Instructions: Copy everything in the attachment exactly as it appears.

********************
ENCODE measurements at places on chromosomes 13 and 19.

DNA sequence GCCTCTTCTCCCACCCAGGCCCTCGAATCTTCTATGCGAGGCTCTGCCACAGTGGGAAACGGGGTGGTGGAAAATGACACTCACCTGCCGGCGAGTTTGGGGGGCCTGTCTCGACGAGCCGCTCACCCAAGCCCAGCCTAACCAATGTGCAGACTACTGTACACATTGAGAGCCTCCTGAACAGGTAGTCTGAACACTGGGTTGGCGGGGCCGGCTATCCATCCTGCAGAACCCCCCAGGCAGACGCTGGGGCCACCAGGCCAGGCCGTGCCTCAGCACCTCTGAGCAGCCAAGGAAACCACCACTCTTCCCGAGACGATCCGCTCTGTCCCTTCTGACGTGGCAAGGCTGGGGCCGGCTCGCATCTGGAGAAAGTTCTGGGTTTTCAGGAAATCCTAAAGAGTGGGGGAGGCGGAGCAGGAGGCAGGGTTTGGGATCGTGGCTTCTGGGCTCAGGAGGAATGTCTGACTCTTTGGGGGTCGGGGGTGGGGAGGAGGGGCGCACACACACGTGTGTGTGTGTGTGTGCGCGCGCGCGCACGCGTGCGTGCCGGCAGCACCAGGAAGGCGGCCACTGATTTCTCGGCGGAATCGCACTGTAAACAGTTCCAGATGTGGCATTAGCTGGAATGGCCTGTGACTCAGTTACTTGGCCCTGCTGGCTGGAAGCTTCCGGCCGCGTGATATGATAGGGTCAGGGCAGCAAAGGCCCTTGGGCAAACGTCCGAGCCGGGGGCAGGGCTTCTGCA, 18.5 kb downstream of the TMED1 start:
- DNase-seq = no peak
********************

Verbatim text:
ENCODE measurements at places on chromosomes 13 and 19.

DNA sequence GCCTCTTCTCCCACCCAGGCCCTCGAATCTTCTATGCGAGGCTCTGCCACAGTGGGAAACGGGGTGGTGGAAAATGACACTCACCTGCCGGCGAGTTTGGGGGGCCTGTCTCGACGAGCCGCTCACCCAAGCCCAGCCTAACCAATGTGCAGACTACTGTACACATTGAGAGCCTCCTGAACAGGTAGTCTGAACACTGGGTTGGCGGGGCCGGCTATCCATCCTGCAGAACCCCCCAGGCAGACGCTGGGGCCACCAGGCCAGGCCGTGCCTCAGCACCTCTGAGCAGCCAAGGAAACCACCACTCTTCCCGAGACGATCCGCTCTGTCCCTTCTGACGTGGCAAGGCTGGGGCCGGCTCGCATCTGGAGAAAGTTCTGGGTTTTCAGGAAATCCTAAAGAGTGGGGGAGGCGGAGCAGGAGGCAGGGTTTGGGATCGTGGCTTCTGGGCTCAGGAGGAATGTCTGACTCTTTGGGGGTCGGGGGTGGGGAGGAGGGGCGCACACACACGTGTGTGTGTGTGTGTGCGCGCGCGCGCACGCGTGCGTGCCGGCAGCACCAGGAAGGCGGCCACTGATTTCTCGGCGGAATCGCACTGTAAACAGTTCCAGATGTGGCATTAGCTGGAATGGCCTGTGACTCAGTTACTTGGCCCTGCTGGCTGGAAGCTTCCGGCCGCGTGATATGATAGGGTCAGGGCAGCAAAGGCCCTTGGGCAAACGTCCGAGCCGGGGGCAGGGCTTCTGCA, 18.5 kb downstream of the TMED1 start:
- DNase-seq = no peak